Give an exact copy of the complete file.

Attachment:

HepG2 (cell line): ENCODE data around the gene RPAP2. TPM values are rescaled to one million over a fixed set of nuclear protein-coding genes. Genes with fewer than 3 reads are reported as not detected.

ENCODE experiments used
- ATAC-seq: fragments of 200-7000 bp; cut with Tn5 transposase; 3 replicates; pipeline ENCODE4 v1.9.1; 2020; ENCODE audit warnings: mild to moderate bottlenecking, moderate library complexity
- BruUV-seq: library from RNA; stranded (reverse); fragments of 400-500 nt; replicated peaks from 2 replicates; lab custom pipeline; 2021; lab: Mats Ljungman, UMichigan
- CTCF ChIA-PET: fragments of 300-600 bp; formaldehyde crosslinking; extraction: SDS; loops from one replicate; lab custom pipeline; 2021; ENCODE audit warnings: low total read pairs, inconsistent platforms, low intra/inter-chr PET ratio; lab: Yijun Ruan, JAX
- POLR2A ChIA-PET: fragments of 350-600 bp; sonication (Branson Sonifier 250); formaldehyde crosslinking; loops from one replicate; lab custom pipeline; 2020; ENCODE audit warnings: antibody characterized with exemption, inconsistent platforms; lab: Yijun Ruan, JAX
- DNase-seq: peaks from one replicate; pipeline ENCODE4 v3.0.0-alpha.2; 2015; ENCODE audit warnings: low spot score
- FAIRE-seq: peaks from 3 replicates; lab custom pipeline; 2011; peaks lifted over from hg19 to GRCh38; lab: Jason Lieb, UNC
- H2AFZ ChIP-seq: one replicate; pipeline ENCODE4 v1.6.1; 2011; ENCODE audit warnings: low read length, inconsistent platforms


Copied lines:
HepG2 (cell line): ENCODE data around the gene RPAP2. TPM values are rescaled to one million over a fixed set of nuclear protein-coding genes. Genes with fewer than 3 reads are reported as not detected.

ENCODE experiments used
- ATAC-seq: fragments of 200-7000 bp; cut with Tn5 transposase; 3 replicates; pipeline ENCODE4 v1.9.1; 2020; ENCODE audit warnings: mild to moderate bottlenecking, moderate library complexity
- BruUV-seq: library from RNA; stranded (reverse); fragments of 400-500 nt; replicated peaks from 2 replicates; lab custom pipeline; 2021; lab: Mats Ljungman, UMichigan
- CTCF ChIA-PET: fragments of 300-600 bp; formaldehyde crosslinking; extraction: SDS; loops from one replicate; lab custom pipeline; 2021; ENCODE audit warnings: low total read pairs, inconsistent platforms, low intra/inter-chr PET ratio; lab: Yijun Ruan, JAX
- POLR2A ChIA-PET: fragments of 350-600 bp; sonication (Branson Sonifier 250); formaldehyde crosslinking; loops from one replicate; lab custom pipeline; 2020; ENCODE audit warnings: antibody characterized with exemption, inconsistent platforms; lab: Yijun Ruan, JAX
- DNase-seq: peaks from one replicate; pipeline ENCODE4 v3.0.0-alpha.2; 2015; ENCODE audit warnings: low spot score
- FAIRE-seq: peaks from 3 replicates; lab custom pipeline; 2011; peaks lifted over from hg19 to GRCh38; lab: Jason Lieb, UNC
- H2AFZ ChIP-seq: one replicate; pipeline ENCODE4 v1.6.1; 2011; ENCODE audit warnings: low read length, inconsistent platforms